BREAKING: The war in Yemen is ending
The war in Yemen looks like it’s coming to an end. U.S. media reported yesterday that a cease fire extending through 2023 had been agreed to, but those reports also included Houthi denials. But today Al Mayadeen, a generally pro-Houthi Lebanese news outlet, is reporting optimism from the Houthi side that the deal is real and the war is winding down.
What’s startling here is the apparent role of China in brokering a rapprochement between Iran and Saudi that made this possible. The Saudis seem like they are fully capitulating to the (quite reasonable) Houthi demands, which include opening the major port to allow critical supplies into the country, allowing flights, and allowing the government to have access to its currency to pay its workers and stabilize the economy. Reasonable stuff.
With the Saudis no longer backing militants in the war, those rump factions won’t have much capacity left to fight, though there will still probably be some clashes before it’s all said and done. The way the war is ending also underscores just how illegitimate the “government” of Yemen has been the last several years. In reality, it’s a group of exiles living in hotels in Riyadh, fully propped up by and under the thumb of Saudi Arabia. For a while, Saudi Arabia was referring to it in official documents as “The Legitimate Government of Yemen,” though it did no actual governing, and had no legitimacy outside its hotel.
It’s now led by the “Presidential Leadership Council,” and look at how the news was delivered to the “legitimate government of Yemen,” according to Al Mayadeen: “The sources stated that Riyadh informed the Presidential Leadership Council of its decision to end the war and conclude the Yemeni file permanently.”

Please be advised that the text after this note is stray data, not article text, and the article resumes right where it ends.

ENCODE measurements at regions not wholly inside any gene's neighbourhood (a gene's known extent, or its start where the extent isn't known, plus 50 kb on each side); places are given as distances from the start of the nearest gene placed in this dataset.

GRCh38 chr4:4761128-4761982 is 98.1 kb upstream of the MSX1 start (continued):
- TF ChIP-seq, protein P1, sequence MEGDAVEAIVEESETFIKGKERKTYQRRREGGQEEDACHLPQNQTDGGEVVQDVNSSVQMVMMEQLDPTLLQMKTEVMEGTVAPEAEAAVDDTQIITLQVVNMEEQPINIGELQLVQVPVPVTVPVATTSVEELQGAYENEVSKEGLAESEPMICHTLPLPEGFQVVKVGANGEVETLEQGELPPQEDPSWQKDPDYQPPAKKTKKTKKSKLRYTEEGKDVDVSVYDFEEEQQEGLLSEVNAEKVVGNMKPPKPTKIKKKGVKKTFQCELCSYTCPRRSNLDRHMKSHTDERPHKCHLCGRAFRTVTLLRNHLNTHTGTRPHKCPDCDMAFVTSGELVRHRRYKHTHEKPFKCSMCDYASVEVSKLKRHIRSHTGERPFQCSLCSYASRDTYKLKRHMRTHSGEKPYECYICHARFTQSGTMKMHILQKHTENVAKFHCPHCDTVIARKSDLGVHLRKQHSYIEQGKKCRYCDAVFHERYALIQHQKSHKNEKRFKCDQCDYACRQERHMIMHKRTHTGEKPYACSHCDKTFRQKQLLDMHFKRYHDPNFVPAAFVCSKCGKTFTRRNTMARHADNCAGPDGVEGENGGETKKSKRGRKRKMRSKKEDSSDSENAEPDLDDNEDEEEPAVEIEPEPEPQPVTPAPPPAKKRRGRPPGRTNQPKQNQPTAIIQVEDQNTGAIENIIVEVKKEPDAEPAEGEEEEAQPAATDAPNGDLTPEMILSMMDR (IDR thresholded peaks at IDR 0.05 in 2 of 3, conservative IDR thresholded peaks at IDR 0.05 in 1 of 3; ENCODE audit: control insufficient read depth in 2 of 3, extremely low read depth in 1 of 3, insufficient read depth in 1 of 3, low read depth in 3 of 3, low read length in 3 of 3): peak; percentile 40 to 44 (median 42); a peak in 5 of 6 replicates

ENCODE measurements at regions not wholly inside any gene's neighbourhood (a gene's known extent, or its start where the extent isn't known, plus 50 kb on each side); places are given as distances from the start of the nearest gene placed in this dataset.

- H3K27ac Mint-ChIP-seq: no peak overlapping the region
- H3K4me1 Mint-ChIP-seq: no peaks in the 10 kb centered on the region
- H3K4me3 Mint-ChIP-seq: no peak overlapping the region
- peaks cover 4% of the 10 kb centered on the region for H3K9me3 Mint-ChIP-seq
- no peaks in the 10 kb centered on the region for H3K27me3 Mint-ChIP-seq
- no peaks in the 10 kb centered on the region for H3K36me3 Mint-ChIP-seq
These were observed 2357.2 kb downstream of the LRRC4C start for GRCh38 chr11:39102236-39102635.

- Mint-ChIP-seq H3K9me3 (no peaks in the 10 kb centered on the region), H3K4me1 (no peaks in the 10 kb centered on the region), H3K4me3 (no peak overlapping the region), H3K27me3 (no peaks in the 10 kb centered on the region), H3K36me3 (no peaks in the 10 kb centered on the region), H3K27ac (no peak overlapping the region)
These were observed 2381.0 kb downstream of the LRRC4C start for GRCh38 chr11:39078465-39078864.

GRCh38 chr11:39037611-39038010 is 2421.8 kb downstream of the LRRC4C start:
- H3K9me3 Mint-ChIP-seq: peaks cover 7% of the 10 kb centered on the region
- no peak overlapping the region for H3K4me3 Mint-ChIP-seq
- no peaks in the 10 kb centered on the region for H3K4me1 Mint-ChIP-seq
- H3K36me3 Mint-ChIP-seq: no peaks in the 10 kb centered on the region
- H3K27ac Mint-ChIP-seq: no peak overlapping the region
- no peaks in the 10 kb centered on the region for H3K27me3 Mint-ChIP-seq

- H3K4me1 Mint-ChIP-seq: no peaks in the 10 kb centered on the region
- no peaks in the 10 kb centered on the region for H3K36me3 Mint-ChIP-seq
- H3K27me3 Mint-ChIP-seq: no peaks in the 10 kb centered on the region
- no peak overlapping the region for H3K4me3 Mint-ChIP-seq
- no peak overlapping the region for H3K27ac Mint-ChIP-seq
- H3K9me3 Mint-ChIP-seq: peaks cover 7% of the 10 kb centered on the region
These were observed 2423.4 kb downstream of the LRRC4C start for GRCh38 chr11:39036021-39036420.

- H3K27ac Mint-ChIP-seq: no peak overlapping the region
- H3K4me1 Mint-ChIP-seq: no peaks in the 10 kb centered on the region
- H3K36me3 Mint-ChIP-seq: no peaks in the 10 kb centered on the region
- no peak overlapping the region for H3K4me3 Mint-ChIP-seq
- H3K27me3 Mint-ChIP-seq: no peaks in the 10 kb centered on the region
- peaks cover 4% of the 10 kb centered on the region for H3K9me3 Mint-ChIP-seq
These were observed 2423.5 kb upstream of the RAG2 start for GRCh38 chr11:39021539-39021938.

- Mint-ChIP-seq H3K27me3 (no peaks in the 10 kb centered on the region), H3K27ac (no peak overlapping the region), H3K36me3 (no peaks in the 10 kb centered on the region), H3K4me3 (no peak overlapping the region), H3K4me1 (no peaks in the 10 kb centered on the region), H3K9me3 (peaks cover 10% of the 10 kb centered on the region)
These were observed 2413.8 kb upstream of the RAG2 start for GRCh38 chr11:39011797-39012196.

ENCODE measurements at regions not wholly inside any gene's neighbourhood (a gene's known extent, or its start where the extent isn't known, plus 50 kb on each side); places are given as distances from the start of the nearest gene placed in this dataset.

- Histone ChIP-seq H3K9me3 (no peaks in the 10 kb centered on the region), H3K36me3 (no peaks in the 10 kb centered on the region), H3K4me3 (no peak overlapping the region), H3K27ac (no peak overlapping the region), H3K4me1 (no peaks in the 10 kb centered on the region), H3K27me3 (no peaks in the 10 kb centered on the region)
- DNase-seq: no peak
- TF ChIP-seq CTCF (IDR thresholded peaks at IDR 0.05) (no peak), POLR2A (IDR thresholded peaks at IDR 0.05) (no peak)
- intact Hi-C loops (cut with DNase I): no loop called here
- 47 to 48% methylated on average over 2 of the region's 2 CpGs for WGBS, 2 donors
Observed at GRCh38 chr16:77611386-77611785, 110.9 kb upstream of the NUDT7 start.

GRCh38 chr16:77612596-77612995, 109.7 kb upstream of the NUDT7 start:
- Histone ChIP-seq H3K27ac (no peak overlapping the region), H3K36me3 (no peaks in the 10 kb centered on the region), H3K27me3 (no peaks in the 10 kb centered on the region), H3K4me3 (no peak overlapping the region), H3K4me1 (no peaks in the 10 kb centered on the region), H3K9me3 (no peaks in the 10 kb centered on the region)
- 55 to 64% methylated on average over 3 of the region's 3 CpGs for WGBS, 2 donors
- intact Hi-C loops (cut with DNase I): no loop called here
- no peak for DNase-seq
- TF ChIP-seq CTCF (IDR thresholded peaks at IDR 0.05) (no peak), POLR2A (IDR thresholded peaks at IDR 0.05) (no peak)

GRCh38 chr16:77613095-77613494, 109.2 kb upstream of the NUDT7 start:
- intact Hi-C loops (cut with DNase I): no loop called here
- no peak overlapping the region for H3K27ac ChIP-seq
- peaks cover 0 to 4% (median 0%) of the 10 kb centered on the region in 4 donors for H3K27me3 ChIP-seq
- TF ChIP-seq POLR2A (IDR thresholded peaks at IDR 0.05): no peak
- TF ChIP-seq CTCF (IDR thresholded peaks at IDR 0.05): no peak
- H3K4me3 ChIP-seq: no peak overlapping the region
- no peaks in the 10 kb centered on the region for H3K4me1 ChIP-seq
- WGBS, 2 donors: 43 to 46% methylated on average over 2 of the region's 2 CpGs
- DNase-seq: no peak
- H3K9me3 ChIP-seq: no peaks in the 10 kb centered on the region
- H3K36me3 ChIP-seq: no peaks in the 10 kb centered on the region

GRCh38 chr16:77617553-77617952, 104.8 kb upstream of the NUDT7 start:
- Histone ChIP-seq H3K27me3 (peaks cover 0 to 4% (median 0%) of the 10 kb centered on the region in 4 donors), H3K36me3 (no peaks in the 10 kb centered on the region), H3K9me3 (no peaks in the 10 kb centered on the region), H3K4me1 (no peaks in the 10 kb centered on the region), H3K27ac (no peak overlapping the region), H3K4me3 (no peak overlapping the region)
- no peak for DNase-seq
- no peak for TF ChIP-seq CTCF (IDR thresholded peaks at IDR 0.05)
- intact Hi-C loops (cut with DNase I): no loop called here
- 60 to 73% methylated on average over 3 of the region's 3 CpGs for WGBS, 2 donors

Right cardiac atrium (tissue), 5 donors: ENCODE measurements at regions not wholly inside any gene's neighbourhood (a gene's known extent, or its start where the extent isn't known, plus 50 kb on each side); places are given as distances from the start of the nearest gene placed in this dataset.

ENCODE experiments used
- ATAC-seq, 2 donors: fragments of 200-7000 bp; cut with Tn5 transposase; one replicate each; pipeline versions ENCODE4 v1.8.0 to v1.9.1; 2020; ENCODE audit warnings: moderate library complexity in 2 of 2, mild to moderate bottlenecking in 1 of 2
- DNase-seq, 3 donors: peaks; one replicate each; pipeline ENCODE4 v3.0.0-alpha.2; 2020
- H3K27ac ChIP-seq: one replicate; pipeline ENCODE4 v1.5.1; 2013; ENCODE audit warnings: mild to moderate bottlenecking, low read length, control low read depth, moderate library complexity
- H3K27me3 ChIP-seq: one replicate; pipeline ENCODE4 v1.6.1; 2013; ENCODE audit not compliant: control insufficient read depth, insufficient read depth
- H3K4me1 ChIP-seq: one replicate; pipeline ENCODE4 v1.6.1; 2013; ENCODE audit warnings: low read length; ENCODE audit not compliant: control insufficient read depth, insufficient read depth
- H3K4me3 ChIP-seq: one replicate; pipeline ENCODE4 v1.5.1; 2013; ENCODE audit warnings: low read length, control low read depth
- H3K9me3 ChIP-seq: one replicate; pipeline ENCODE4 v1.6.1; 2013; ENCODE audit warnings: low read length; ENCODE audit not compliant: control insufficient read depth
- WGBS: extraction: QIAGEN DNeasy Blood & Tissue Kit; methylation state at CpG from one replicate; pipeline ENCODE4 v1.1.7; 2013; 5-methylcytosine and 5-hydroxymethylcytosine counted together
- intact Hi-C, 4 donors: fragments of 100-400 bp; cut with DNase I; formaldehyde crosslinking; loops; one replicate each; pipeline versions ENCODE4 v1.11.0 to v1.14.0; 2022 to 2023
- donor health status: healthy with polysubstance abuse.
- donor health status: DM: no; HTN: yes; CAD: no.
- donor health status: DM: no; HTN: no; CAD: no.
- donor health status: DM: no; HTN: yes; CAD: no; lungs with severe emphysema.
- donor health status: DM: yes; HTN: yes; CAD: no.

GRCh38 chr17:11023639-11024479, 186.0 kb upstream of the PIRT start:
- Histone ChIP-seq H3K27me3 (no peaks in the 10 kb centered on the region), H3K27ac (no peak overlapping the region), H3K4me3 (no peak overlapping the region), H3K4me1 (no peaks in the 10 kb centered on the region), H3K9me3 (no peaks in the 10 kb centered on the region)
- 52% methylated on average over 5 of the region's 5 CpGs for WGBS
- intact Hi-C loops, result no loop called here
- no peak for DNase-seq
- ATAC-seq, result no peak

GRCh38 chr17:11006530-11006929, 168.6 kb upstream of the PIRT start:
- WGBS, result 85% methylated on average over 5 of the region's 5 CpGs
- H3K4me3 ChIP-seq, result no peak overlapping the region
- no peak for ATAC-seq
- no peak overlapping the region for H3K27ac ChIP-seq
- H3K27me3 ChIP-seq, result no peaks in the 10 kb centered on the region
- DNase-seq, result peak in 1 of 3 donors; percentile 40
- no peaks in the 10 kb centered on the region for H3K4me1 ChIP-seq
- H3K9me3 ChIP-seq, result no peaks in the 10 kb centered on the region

The war is over. So is your government. The file is closed. Check out is at 11 am. You’ve been informed.
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Erik Sperling, executive director of Just Foreign Policy, which has been working for an end to the war in Yemen for years, told me that the Saudi move suggests the country is looking out for its own interests rather than continuing the war for the benefit of U.S. interests in the region. "The Saudi concessions — including a potential lifting of the blockade and exit from the war — demonstrate that their priority is to protect Saudi territory from attack and focus on economic development at home,” he said. “This diverges from the approach preferred by many Washington foreign policy elites who continued to hope that the Saudi war and blockade could force the Houthis to make concessions and cede more power to the US-backed Yemeni 'government.' While the Houthis are a deeply flawed movement, it is both immoral and ineffective to try to counter them by pushing tens of millions of Yemenis to the brink of starvation. The Saudis are smart to cut their losses, end their complicity in this human rights nightmare, and refocus their attention to their own economic development."
This week on Deconstructed I covered the overlooked Teamsters organizing drive at CVG airport on the border between Ohio and Kentucky, along with the recent win by militant rank-and-file workers at the UAW, who ended years of undemocratic, corrupt leadership with the election of Shawn Fain as president.
We covered the Yemen news as it broke on Counter Points this morning. We also covered the spectacle of Tennessee Republicans expelling two Black state House representatives for joining in a gun rights protest, while sparing a third, who was white; the air war breaking out, involving Lebanon, Israel, and Gaza; Ukraine seeing its classified battle-plan-related documents leaked; Matt Taibbi and Mehdi Hassan tangling over the Twitter Files; Kevin McCarthy meeting with the Taiwanese president; and we interviewed Eliza Orlins, who ran for Manhattan district attorney against Alvin Bragg, to get her perspective on the charges against Trump and the job Bragg is doing.
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